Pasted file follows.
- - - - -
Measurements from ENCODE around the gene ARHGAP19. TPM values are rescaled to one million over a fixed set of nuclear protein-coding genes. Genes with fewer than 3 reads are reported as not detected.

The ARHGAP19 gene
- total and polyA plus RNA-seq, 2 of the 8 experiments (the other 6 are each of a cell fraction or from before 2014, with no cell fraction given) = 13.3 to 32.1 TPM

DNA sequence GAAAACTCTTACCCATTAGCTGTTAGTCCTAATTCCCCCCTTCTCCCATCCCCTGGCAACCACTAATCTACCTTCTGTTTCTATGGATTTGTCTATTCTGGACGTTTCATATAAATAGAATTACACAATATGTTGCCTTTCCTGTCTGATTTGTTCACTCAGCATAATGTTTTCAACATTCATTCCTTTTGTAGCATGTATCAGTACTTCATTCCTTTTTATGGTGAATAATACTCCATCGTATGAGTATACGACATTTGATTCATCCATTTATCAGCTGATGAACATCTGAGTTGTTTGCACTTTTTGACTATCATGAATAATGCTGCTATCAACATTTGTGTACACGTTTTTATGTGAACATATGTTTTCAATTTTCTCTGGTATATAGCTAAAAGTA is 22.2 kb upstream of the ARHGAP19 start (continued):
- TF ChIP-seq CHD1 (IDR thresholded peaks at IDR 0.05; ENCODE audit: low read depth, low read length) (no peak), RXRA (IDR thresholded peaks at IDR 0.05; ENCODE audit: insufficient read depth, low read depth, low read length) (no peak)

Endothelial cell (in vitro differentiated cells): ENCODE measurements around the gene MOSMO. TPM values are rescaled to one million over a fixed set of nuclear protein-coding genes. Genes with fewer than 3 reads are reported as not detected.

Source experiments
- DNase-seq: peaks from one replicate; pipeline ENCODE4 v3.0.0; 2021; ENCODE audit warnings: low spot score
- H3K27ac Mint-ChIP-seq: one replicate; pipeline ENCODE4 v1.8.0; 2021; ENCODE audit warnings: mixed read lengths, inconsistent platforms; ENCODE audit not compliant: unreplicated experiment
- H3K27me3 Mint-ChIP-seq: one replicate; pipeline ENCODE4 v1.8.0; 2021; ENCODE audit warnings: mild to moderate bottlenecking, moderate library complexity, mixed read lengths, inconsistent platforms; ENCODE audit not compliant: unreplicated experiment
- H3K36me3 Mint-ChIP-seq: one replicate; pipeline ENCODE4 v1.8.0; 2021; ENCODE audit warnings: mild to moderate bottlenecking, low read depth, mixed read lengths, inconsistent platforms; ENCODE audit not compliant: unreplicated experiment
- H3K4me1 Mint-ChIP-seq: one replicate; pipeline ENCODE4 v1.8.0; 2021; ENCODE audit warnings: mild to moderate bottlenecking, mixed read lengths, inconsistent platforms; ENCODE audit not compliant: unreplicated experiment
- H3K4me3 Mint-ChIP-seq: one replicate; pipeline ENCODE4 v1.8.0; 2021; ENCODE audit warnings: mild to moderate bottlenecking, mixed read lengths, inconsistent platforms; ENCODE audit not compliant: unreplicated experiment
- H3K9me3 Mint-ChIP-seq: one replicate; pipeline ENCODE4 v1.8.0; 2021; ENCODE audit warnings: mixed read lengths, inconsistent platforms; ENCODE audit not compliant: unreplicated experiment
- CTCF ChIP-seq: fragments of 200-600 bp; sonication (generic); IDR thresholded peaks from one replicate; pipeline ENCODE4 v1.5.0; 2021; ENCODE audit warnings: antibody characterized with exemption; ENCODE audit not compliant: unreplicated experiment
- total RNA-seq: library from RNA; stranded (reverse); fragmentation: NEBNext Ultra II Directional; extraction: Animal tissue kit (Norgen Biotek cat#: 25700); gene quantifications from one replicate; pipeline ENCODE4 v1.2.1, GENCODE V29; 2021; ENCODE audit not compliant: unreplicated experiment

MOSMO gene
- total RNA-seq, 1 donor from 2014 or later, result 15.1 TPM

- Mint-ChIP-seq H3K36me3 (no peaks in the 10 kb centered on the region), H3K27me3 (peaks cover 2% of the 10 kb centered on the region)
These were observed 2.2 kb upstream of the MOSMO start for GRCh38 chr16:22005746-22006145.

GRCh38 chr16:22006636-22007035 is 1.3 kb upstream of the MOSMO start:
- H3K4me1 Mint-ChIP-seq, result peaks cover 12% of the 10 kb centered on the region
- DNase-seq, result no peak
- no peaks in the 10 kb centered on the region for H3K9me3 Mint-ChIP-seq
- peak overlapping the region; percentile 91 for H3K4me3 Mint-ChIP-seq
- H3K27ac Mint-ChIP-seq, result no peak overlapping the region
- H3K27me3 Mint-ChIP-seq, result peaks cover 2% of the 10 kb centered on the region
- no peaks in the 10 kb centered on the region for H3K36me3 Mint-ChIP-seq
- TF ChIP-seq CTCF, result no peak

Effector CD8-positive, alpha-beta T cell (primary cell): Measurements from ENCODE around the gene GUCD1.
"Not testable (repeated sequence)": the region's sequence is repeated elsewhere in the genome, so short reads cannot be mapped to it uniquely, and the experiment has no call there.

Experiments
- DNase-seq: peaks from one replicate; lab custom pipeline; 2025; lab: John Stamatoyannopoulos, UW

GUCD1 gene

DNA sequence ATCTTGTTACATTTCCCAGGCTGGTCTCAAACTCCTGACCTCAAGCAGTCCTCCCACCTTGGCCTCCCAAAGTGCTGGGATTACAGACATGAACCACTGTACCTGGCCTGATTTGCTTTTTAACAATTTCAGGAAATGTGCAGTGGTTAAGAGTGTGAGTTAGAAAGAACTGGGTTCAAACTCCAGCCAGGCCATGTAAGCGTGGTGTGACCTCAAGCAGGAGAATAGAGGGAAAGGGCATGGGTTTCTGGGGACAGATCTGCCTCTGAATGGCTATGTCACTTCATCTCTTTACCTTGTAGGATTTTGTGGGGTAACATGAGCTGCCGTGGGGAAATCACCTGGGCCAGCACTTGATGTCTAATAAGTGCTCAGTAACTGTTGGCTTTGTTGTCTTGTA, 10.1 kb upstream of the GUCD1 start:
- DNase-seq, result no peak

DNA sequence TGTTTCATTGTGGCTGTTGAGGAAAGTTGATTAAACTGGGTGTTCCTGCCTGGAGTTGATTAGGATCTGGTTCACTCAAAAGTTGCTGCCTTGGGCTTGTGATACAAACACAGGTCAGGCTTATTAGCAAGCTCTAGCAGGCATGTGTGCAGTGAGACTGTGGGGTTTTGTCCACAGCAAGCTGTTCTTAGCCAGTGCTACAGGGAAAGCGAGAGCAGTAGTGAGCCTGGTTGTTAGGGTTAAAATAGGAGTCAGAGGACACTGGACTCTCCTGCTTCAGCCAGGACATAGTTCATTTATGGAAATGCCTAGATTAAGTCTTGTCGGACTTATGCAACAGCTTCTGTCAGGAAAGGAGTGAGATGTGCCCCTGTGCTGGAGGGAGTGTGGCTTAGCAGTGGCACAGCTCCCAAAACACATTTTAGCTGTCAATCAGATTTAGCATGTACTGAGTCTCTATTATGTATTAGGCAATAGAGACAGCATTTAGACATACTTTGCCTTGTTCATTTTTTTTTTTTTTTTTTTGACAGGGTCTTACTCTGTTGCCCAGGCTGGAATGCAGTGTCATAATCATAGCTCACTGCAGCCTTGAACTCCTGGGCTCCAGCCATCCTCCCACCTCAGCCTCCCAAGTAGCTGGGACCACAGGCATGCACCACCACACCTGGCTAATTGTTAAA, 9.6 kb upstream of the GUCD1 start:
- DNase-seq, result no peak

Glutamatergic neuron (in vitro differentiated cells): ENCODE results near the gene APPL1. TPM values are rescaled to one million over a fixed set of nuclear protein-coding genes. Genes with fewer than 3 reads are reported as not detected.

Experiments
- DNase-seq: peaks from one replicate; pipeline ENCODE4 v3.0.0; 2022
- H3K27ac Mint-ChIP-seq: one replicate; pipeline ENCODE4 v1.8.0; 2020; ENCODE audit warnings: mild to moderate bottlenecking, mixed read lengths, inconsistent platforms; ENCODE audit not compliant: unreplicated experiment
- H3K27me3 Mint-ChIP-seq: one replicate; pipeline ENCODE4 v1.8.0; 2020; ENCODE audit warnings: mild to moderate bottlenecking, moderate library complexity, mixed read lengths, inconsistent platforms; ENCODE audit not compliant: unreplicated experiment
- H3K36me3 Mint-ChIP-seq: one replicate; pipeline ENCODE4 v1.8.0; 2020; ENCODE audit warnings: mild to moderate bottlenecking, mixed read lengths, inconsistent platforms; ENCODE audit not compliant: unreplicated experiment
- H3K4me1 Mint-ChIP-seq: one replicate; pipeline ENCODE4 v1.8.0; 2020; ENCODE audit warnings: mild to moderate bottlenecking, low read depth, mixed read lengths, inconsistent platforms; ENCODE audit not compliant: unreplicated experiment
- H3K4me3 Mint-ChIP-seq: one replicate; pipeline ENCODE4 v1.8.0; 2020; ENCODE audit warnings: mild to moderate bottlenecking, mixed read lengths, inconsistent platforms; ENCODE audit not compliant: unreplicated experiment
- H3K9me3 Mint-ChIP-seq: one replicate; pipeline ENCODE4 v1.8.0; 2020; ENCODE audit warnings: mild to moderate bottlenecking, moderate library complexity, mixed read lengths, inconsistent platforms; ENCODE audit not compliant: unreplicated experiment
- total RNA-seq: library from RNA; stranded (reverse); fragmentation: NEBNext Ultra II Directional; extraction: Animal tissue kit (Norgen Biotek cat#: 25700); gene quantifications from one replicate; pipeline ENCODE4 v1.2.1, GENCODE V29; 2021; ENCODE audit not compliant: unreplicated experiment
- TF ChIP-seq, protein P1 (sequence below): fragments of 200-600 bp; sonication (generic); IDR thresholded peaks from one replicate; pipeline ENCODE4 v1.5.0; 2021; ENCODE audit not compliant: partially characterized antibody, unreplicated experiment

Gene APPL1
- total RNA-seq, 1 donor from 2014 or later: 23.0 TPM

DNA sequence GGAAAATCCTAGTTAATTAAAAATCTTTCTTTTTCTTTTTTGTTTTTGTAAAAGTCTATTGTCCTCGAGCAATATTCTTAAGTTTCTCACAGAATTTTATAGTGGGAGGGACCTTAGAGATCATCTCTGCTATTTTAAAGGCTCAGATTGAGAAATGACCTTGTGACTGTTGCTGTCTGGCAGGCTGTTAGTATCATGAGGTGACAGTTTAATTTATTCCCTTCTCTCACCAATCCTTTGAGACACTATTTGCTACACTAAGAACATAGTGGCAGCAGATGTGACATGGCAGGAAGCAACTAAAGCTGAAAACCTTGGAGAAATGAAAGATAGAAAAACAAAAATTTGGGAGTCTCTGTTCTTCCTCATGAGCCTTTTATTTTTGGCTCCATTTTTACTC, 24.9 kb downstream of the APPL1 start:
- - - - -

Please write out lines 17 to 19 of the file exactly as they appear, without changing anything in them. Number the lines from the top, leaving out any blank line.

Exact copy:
MOSMO gene
- total RNA-seq, 1 donor from 2014 or later, result 15.1 TPM

- Mint-ChIP-seq H3K36me3 (no peaks in the 10 kb centered on the region), H3K27me3 (peaks cover 2% of the 10 kb centered on the region)